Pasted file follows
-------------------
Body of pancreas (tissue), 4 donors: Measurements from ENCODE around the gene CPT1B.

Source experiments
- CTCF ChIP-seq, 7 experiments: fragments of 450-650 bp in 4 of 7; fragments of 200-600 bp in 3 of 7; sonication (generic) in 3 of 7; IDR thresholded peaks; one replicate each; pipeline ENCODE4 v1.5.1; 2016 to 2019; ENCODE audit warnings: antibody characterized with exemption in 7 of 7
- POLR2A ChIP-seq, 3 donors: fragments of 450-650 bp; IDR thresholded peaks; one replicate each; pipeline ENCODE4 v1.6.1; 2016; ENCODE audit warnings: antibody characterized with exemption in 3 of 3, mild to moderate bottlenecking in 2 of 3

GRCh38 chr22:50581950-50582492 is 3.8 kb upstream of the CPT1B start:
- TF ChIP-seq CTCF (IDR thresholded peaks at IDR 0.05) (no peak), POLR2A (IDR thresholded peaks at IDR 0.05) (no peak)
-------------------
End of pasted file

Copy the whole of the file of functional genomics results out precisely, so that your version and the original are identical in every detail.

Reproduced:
Body of pancreas (tissue), 4 donors: Measurements from ENCODE around the gene CPT1B.

Source experiments
- CTCF ChIP-seq, 7 experiments: fragments of 450-650 bp in 4 of 7; fragments of 200-600 bp in 3 of 7; sonication (generic) in 3 of 7; IDR thresholded peaks; one replicate each; pipeline ENCODE4 v1.5.1; 2016 to 2019; ENCODE audit warnings: antibody characterized with exemption in 7 of 7
- POLR2A ChIP-seq, 3 donors: fragments of 450-650 bp; IDR thresholded peaks; one replicate each; pipeline ENCODE4 v1.6.1; 2016; ENCODE audit warnings: antibody characterized with exemption in 3 of 3, mild to moderate bottlenecking in 2 of 3

GRCh38 chr22:50581950-50582492 is 3.8 kb upstream of the CPT1B start:
- TF ChIP-seq CTCF (IDR thresholded peaks at IDR 0.05) (no peak), POLR2A (IDR thresholded peaks at IDR 0.05) (no peak)